Styrofoam Facts: Why Styrofoam is Bad For the Environment

styrofoam facts

Did you know that Styrofoam cups and take-out containers are one of the biggest public health hazards?

According to Styrofoam facts, Styrofoam is littered more than any other waste product and fills up 30 percent of landfills globally.

Styrofoam is not only a dangerous air pollutant but also poses a great threat to humans, the environment, and animals.

The worst part is that Styrofoam takes over 500 years to decompose and in the process, it leaches harmful chemicals into the environment.

Read on to learn why Styrofoam is harmful to our planet and why we should embrace the trend to ban it and make efforts to reduce our use of this harmful product.

Why Is Styrofoam Bad for the Environment?

Most people know that Styrofoam is bad for the environment, but do you know the exact Styrofoam environmental impact?

The only problem with Styrofoam is not just about it not being biodegradable. There are many other ways Styrofoam harms the environment. Let’s take a look at the three major effects of Styrofoam.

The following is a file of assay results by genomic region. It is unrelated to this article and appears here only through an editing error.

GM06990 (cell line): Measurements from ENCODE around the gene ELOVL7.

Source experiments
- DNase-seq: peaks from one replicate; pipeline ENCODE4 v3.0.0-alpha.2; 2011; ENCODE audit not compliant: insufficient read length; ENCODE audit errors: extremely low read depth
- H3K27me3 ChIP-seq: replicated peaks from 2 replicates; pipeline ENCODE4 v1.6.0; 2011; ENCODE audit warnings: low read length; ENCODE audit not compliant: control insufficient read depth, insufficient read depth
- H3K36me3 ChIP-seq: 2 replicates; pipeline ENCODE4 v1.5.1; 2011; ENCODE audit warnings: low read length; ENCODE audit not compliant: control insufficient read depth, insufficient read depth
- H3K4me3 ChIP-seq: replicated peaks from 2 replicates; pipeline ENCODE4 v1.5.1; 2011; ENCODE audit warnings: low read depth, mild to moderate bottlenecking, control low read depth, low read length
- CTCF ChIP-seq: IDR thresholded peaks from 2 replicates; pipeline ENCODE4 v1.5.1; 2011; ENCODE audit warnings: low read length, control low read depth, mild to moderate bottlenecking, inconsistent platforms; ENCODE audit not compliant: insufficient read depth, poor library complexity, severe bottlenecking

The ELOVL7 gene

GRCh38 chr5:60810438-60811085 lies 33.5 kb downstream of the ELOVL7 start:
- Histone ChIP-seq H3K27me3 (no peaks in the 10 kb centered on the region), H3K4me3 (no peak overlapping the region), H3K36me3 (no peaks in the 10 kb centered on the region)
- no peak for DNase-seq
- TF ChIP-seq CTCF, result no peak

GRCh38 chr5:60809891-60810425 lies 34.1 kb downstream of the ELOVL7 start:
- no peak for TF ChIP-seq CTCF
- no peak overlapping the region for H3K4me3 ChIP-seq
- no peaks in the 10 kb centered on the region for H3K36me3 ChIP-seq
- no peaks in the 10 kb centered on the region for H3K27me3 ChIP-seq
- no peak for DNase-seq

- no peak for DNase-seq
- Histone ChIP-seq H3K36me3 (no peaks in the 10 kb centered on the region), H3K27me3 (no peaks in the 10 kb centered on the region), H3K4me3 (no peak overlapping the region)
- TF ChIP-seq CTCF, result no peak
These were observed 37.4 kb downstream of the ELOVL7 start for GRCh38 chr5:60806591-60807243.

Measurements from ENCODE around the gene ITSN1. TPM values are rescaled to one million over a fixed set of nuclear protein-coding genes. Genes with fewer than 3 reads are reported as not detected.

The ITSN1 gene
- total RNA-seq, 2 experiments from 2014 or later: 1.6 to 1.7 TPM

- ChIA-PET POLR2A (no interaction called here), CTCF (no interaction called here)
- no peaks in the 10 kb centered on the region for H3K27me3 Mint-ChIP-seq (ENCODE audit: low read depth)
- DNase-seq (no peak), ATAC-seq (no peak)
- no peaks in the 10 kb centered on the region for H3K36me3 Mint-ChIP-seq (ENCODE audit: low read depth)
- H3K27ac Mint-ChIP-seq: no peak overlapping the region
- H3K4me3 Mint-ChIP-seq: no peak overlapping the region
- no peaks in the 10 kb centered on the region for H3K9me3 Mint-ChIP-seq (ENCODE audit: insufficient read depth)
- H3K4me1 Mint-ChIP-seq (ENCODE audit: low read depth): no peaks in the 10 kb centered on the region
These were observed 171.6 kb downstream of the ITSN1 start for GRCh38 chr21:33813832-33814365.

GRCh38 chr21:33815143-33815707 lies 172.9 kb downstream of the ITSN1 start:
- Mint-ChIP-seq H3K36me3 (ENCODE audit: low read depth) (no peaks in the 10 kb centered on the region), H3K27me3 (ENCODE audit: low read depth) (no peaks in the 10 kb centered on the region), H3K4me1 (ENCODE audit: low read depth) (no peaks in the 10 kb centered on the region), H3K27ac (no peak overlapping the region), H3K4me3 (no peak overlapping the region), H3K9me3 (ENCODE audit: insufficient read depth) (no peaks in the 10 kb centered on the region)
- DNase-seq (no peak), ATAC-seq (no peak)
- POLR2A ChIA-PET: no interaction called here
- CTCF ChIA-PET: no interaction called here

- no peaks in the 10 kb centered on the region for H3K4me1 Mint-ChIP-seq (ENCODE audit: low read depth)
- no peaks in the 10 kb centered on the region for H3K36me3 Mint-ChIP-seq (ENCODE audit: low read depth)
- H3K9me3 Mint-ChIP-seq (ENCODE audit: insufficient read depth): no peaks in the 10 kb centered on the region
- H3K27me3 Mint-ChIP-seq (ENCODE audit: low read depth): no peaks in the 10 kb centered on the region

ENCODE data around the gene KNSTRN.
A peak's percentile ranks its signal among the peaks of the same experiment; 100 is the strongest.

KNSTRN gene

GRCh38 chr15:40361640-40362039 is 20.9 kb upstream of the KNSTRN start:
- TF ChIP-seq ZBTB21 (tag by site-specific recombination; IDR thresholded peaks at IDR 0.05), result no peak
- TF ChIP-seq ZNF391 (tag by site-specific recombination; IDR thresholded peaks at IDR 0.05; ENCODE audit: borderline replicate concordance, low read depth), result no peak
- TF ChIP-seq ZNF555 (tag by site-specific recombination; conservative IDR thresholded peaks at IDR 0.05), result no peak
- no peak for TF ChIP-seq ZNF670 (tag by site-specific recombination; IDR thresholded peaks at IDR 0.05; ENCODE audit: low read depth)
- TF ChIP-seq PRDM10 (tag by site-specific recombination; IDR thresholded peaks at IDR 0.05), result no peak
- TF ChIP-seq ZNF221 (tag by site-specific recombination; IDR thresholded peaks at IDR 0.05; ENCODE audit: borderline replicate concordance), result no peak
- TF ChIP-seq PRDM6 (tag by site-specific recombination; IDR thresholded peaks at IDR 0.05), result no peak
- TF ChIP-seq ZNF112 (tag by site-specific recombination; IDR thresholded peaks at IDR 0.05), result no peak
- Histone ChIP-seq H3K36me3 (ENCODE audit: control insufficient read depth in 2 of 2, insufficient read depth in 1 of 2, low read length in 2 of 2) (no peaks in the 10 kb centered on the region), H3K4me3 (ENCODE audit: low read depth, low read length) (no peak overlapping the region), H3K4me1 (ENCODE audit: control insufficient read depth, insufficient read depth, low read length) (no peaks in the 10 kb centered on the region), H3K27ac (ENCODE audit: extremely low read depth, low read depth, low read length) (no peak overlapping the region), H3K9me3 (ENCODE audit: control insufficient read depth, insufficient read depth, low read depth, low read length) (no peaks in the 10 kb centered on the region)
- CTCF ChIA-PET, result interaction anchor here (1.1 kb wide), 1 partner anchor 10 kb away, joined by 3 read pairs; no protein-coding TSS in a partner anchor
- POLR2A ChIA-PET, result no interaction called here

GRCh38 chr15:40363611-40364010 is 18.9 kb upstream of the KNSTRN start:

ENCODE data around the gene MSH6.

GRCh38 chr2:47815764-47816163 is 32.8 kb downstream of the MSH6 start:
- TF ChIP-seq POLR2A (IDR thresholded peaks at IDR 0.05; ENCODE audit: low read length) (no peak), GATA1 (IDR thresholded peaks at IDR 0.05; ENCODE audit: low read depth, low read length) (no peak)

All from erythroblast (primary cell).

Styrofoam in landfills

Styrofoam products fill up 30 percent of landfills around the world. This is a very worrying statistic considering that landfills are fast becoming full. Approximately 1,369 tons of Styrofoam is buried in U.S. landfills daily.

Due to the harmful effects of Styrofoam, many cities and countries have banned the commercial use of Styrofoam, including California, Seattle, Washington, Manila, Philippines, Toronto, Canada, Paris, France, Portland Oregon, and Taiwan.

Related article: Landfill Pollution Facts

Toxic Pollutants From Styrofoam

Styrofoam contains Styrene with leaches into foods and drinks served in Styrofoam containers causing contamination. When the same container is exposed to sunlight, it creates harmful air pollutants that contaminate landfills and deplete the ozone layer.

When Styrofoam is being manufactured, the process releases large amounts of ozone into the atmosphere, causing respiratory and environmental issues.